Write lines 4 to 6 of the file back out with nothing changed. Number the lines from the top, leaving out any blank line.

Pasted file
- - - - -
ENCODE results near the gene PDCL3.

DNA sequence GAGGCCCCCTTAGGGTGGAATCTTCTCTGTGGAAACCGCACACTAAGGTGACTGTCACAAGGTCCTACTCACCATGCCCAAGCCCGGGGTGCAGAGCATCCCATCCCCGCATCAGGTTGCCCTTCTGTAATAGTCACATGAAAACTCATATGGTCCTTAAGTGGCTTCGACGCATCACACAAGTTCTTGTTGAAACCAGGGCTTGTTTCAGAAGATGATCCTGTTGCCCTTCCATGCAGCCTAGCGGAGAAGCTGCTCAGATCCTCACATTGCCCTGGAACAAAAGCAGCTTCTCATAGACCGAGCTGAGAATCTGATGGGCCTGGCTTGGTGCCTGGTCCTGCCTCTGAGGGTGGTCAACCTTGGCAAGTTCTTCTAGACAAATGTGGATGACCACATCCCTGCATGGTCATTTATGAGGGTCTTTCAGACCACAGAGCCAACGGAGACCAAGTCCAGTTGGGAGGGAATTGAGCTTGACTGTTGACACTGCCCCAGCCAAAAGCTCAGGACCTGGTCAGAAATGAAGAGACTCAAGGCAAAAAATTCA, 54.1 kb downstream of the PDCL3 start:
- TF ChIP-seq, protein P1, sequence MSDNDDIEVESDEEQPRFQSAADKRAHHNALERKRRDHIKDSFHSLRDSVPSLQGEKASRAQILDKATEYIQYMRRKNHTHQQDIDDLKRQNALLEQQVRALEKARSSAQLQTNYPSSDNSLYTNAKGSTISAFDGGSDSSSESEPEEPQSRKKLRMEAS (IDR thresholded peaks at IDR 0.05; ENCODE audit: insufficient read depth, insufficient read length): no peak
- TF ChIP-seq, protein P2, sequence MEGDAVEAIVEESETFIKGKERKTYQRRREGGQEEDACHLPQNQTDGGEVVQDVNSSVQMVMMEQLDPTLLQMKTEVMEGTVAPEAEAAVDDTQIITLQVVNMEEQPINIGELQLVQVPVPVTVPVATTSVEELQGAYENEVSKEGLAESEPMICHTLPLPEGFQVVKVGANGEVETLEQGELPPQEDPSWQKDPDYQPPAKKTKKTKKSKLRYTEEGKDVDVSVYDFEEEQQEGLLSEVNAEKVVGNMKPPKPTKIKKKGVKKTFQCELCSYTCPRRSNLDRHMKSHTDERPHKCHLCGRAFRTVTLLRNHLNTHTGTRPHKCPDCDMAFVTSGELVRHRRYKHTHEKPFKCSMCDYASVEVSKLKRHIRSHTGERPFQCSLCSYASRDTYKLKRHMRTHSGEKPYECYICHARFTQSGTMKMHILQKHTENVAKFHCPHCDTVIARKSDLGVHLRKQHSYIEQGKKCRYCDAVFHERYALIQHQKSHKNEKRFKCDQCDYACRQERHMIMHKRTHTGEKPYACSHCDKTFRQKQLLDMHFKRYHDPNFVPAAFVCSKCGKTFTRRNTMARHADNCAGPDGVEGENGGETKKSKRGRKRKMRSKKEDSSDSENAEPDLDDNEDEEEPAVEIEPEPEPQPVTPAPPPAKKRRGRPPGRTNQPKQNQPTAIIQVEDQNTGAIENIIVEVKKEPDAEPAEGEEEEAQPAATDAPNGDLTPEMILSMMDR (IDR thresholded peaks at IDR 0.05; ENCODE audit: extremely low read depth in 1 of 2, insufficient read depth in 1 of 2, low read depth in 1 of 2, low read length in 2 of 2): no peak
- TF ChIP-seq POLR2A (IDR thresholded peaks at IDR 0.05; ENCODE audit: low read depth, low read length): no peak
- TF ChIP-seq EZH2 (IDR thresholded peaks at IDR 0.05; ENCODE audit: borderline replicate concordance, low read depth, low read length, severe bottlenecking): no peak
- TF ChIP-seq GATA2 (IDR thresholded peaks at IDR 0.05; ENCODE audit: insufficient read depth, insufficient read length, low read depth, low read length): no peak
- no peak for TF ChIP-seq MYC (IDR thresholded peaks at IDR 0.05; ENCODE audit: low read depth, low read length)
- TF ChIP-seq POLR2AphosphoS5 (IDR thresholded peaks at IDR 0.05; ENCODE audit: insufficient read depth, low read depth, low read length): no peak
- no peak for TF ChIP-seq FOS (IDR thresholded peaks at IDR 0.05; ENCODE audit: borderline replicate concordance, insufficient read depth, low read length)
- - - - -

- TF ChIP-seq, protein P2, sequence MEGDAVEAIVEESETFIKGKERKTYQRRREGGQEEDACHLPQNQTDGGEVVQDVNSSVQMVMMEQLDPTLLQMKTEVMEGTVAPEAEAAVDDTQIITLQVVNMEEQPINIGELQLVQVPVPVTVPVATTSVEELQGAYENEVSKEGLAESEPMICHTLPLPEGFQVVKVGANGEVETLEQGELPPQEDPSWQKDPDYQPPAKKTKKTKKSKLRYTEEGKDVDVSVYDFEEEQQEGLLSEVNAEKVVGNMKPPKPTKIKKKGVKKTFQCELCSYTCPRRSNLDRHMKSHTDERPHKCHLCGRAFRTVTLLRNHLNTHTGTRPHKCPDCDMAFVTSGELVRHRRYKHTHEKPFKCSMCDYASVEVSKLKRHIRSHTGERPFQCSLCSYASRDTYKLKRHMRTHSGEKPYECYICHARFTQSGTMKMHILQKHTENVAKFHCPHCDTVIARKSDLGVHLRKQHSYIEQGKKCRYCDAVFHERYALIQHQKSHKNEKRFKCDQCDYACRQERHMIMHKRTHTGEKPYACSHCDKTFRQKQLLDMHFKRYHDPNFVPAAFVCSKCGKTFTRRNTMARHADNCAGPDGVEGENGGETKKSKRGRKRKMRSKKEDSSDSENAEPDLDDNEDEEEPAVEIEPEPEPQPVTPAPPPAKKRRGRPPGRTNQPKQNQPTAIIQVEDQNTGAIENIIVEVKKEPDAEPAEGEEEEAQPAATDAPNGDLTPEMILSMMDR (IDR thresholded peaks at IDR 0.05; ENCODE audit: extremely low read depth in 1 of 2, insufficient read depth in 1 of 2, low read depth in 1 of 2, low read length in 2 of 2): no peak
- TF ChIP-seq POLR2A (IDR thresholded peaks at IDR 0.05; ENCODE audit: low read depth, low read length): no peak
- TF ChIP-seq EZH2 (IDR thresholded peaks at IDR 0.05; ENCODE audit: borderline replicate concordance, low read depth, low read length, severe bottlenecking): no peak